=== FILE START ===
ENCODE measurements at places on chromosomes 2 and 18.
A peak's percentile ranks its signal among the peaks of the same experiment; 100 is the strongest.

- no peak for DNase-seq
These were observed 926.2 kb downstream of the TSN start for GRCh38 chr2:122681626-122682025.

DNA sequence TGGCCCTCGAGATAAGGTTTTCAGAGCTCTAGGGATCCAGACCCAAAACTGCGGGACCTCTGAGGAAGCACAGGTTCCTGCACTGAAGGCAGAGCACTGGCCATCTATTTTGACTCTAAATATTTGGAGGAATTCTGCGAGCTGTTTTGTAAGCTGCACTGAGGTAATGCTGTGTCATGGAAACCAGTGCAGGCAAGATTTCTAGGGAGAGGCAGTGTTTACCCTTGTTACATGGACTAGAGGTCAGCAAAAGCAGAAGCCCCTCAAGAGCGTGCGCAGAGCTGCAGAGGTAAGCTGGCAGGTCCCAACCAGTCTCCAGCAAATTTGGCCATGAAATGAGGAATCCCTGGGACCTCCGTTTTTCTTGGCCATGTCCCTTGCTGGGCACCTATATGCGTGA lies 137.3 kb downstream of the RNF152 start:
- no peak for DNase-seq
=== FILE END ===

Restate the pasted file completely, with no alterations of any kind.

ENCODE measurements at places on chromosomes 2 and 18.
A peak's percentile ranks its signal among the peaks of the same experiment; 100 is the strongest.

- no peak for DNase-seq
These were observed 926.2 kb downstream of the TSN start for GRCh38 chr2:122681626-122682025.

DNA sequence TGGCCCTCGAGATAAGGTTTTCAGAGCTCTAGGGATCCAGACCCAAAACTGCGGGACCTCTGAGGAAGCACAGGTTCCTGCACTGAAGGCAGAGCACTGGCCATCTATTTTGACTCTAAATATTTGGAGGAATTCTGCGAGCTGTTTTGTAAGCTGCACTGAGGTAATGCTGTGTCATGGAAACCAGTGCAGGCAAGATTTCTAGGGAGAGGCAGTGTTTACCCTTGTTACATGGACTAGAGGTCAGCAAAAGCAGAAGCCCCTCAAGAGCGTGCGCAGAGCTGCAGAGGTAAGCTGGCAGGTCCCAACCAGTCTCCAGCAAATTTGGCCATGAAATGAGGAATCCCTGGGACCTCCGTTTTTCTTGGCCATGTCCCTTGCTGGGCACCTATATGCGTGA lies 137.3 kb downstream of the RNF152 start:
- no peak for DNase-seq